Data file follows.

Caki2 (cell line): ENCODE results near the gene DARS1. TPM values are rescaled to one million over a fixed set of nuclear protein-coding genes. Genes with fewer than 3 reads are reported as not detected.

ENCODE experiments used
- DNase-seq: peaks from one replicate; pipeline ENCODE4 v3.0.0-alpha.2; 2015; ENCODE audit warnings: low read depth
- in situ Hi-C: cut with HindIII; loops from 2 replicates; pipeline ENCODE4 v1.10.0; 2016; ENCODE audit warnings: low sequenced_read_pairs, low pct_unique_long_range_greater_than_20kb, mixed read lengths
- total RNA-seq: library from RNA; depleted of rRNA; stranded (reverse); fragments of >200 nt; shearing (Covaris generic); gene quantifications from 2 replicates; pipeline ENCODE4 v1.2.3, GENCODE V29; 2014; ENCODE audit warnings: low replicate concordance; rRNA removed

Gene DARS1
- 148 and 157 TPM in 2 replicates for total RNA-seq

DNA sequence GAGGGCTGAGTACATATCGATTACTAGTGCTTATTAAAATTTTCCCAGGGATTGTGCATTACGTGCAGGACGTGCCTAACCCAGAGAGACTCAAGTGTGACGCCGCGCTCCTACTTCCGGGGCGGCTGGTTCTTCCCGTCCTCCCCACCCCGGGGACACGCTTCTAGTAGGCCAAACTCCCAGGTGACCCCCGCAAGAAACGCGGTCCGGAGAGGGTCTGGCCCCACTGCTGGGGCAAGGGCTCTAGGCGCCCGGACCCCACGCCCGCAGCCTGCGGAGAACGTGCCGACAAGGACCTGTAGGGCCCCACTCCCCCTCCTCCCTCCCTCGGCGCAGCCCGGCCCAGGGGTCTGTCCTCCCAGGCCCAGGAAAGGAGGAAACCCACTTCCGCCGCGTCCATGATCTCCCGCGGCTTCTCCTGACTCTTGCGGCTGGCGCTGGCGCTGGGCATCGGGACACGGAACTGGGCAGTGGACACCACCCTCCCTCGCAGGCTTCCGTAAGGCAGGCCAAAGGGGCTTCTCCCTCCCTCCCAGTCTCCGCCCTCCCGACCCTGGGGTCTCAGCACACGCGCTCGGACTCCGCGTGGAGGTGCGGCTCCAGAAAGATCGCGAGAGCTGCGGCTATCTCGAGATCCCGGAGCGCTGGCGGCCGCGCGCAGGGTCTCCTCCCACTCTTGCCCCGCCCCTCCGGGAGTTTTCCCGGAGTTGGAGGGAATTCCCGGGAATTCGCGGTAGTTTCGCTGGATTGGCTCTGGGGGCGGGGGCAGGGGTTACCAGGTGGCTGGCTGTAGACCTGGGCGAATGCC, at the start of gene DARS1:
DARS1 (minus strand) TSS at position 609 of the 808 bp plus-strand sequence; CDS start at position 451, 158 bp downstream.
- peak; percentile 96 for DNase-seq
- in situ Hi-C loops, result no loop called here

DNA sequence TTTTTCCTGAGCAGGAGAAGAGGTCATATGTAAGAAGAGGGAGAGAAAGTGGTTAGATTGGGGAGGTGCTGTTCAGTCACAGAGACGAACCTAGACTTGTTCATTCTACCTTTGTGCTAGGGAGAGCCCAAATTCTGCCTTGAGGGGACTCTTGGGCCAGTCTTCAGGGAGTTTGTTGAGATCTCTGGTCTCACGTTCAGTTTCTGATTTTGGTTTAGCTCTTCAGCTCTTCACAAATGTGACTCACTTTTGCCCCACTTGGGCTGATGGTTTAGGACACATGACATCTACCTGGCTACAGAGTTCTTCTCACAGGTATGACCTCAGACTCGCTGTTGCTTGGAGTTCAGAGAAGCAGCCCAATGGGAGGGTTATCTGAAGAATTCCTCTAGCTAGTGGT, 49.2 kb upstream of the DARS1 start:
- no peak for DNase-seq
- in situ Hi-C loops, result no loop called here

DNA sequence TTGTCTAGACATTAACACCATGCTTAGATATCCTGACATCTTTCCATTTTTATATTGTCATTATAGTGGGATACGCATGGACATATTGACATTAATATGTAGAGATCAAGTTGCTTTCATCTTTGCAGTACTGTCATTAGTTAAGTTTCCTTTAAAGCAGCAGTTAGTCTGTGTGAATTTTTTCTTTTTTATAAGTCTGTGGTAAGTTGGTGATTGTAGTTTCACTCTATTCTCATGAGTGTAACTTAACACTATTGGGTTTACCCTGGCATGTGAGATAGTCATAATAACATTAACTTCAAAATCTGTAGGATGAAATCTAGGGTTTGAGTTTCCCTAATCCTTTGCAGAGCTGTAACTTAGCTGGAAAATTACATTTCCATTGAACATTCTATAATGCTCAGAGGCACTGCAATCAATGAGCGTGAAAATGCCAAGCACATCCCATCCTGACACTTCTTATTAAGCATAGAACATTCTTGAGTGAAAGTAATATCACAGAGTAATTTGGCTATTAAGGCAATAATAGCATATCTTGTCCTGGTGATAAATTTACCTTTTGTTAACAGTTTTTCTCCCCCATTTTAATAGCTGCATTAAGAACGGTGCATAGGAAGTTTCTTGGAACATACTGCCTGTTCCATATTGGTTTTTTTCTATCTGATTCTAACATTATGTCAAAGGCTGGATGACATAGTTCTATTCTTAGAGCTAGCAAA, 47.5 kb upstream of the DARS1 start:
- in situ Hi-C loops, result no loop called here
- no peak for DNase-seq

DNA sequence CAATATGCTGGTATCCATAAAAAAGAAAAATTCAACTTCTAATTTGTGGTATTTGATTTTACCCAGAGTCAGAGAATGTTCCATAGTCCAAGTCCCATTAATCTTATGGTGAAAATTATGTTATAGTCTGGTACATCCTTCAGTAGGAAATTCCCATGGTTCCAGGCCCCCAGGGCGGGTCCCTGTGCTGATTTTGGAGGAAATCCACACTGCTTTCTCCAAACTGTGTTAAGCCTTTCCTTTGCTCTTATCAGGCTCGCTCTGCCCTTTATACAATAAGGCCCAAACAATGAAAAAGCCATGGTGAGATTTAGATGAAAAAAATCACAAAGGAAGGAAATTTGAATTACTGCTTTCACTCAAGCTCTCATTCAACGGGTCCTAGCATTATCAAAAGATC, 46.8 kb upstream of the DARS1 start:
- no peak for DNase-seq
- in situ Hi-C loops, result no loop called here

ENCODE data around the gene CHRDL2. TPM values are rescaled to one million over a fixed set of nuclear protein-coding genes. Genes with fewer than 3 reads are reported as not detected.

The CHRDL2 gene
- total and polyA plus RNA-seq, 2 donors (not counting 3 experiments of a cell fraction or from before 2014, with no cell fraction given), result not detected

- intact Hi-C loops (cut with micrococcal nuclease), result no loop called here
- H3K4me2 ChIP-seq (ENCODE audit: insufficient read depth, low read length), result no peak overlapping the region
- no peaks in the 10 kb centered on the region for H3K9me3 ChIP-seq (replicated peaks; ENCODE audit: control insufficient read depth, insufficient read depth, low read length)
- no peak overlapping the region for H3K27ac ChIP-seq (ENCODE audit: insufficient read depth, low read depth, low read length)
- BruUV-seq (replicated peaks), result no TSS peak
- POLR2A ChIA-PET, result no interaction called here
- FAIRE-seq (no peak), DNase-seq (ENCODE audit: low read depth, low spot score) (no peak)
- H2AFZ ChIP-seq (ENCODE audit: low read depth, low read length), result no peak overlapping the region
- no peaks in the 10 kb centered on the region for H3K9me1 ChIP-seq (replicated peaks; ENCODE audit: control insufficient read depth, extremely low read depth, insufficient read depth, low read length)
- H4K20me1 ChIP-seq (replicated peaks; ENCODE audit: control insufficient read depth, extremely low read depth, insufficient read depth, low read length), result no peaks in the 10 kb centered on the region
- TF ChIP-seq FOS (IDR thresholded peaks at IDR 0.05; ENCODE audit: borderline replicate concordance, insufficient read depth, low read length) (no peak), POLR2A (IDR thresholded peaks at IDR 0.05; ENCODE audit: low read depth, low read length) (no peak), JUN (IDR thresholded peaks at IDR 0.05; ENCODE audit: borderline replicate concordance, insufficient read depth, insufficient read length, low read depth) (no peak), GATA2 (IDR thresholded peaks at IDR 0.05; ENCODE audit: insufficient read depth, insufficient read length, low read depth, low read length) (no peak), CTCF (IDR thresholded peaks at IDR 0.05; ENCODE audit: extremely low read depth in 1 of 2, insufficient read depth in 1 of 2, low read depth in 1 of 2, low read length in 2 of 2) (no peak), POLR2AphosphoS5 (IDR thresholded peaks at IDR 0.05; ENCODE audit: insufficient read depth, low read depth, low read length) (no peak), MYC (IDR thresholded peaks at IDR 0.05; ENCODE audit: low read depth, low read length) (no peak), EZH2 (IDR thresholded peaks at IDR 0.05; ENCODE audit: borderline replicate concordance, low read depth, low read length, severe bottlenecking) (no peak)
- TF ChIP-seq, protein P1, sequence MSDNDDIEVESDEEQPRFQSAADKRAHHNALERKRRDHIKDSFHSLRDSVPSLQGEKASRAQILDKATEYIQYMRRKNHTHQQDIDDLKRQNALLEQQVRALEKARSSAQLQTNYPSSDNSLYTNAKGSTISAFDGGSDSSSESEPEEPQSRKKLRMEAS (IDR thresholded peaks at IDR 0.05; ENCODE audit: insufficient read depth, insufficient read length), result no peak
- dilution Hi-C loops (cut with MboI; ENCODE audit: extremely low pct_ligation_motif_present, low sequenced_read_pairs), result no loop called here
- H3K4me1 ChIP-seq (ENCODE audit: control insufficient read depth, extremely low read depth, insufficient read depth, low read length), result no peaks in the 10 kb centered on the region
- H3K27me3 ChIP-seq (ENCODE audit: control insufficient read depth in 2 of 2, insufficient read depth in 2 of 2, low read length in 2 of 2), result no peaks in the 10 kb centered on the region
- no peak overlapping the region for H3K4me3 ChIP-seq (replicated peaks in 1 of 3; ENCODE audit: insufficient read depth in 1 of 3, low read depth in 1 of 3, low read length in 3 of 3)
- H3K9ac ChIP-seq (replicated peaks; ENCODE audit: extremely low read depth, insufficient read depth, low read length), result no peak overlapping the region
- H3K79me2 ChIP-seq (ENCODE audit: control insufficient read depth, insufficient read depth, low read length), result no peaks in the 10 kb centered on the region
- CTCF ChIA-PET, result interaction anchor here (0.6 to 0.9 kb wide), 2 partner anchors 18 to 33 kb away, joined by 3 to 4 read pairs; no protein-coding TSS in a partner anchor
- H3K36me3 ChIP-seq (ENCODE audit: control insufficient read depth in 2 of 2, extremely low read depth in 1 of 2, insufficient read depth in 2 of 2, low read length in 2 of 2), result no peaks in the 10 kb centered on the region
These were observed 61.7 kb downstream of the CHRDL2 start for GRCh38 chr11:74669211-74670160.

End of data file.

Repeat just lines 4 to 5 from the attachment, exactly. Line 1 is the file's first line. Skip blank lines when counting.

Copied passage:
- in situ Hi-C: cut with HindIII; loops from 2 replicates; pipeline ENCODE4 v1.10.0; 2016; ENCODE audit warnings: low sequenced_read_pairs, low pct_unique_long_range_greater_than_20kb, mixed read lengths
- total RNA-seq: library from RNA; depleted of rRNA; stranded (reverse); fragments of >200 nt; shearing (Covaris generic); gene quantifications from 2 replicates; pipeline ENCODE4 v1.2.3, GENCODE V29; 2014; ENCODE audit warnings: low replicate concordance; rRNA removed